- No naps. It is best to avoid taking naps during the day, to make sure that you are tired at bedtime. If you can’t make it through the day without a nap, make sure it is for less than an hour and before 3pm.
- Sleep rituals. You can develop your own rituals of things to remind your body that it is time to sleep – some people find it useful to do relaxing stretches or breathing exercises for 15 minutes before bed each night, or sit calmly with a cup of caffeine-free tea.
- Having a hot bath 1-2 hours before bedtime can be useful, as it will raise your body temperature, causing you to feel sleepy as your body temperature drops again. Research shows that sleepiness is associated with a drop in body temperature.
- No clock-watching. Many people who struggle with sleep tend to watch the clock too much. Frequently checking the clock during the night can wake you up (especially if you turn on the light to read the time) and reinforces negative thoughts such as “Oh no, look how late it is, I’ll never get to sleep” or “it’s so early, I have only slept for 5 hours, this is terrible. ”
- Use a sleep diary. This worksheet can be a useful way of making sure you have the right facts about your sleep, rather than making assumptions. Because a diary involves watching the clock (see point 10) it is a good idea to only use it for two weeks to get an idea of what is going and then perhaps two months down the track to see how you are progressing. The point of the sleep diary is NOT to create a log of complaints to share.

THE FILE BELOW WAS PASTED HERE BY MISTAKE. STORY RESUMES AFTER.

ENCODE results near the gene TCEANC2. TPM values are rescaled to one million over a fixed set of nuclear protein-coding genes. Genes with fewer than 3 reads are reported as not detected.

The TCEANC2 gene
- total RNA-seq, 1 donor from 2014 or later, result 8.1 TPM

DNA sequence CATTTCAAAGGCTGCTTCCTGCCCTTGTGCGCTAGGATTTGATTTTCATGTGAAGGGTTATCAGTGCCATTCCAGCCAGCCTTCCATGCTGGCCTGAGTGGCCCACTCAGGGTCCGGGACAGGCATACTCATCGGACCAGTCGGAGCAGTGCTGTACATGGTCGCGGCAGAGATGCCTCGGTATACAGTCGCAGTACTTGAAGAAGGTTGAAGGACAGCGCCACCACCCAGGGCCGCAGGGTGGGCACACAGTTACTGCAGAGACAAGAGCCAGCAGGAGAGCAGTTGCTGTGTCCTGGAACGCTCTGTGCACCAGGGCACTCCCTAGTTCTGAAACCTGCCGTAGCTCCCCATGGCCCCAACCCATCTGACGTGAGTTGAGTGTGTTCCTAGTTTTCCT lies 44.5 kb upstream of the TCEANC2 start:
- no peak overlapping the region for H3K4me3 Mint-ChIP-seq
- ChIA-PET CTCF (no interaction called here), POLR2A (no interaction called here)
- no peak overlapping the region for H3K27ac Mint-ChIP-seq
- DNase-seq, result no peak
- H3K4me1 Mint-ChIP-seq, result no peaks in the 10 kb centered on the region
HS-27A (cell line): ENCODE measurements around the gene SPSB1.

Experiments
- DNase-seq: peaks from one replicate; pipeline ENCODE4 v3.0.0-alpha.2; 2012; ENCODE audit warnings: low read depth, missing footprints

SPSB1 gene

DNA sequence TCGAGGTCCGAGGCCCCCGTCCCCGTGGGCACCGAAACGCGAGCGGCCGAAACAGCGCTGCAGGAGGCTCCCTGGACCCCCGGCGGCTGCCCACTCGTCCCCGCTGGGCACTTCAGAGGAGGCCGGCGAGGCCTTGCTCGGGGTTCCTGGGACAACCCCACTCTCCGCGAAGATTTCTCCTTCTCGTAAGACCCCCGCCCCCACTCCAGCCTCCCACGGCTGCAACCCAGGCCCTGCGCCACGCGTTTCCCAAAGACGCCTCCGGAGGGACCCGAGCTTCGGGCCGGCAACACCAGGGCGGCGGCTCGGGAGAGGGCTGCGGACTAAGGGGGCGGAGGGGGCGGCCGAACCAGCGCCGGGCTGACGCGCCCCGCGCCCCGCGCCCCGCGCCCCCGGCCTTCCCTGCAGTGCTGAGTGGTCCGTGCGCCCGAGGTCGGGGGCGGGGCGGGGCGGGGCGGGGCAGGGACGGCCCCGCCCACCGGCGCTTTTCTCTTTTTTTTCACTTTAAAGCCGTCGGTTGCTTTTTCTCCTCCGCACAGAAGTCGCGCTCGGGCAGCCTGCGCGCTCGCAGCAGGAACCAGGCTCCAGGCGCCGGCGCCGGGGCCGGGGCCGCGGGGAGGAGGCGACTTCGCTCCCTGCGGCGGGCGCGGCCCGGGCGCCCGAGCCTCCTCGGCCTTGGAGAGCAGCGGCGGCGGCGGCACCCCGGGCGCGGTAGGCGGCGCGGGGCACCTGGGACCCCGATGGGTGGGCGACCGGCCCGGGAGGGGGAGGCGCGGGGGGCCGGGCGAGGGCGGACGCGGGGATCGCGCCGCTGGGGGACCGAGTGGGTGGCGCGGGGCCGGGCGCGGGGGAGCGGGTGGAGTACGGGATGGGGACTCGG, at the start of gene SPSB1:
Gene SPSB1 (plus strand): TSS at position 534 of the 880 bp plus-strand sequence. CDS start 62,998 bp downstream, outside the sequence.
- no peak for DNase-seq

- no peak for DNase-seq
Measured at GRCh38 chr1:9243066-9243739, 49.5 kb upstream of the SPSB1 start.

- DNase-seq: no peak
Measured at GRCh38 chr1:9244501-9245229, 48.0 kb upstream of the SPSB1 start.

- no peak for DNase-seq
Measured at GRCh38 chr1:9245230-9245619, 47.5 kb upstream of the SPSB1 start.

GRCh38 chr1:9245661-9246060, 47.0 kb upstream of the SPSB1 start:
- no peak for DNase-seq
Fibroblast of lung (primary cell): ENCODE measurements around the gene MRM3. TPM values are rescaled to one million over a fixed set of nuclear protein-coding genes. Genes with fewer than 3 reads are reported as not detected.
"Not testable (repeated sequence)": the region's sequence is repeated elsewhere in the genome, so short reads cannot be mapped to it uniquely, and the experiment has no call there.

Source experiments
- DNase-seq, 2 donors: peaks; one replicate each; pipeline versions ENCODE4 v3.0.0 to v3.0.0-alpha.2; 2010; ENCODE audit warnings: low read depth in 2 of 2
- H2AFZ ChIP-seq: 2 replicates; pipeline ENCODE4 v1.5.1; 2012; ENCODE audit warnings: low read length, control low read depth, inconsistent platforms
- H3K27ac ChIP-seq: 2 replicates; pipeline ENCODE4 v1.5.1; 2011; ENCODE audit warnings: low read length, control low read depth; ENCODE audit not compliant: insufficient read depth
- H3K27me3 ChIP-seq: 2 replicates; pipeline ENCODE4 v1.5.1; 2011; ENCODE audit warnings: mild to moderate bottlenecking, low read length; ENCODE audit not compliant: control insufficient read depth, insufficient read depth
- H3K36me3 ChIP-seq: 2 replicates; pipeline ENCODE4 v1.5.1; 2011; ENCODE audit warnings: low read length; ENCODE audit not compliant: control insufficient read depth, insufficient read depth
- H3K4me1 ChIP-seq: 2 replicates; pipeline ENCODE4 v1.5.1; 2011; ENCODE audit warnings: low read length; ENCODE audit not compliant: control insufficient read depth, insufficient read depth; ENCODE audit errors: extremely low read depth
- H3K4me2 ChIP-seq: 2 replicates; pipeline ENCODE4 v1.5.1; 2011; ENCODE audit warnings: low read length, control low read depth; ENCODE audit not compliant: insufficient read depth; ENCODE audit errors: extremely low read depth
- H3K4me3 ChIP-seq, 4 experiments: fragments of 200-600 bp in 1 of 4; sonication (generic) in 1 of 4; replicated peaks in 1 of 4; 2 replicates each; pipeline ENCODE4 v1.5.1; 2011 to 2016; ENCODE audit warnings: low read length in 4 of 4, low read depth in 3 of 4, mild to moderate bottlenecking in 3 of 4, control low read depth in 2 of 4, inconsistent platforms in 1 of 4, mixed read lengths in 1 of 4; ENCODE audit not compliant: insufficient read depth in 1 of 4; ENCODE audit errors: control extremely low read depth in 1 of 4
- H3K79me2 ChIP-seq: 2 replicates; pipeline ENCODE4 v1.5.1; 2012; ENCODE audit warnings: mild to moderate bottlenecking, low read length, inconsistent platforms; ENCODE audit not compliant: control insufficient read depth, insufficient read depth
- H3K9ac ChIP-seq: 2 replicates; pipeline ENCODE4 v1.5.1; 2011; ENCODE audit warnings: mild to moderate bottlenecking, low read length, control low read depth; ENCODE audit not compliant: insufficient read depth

- Regular exercise is a good idea to help with good sleep, but try not to do strenuous exercise in the 3 hours before bedtime. Morning walks are a great way to start the day feeling refreshed!
- Eat right. A healthy, balanced diet will help you to sleep well, but timing is important. Some people find that a very empty stomach at bedtime is distracting, so it can be useful to have a light snack, but a heavy meal soon before bed can also interrupt sleep. Some people recommend a warm glass of milk, which contains tryptophan, which acts as a natural sleep inducer.
- The right space. It is very important that your bed and bedroom are quiet and comfortable for sleeping. A cooler room with enough blankets to stay warm is best, and make sure you have curtains or an eyemask to block out early morning light and earplugs if there is noise outside your room. Background noise or white noise improves the ambiance and will reduce wake cycles.
- Keep daytime routine the same. Even if you have a bad night sleep and are tired, it is important that you try to keep your daytime activities the same as you had planned. That is, don’t avoid activities because you feel tired. This can reinforce the insomnia.
- Get regular exposure to outdoor or bright lights, especially in the late afternoon. Use blackout curtains in the bedroom to eliminate light in the bedroom during bedtime. Turn off or cover all sources of light in the bedroom.
- Don’t take another person’s sleeping pills or over-the-counter pills. Taking over-the-counter sleeping pills causes rapid development of tolerance. Diphenhydramine (an ingredient commonly found in over-the-counter sleep meds) can have serious side effects for elderly patients.
- Designate another time to write down problems & possible solutions in the late afternoon or early evening, not close to bedtime. Do not dwell on any one thought or idea—merely jot something down and put the idea aside.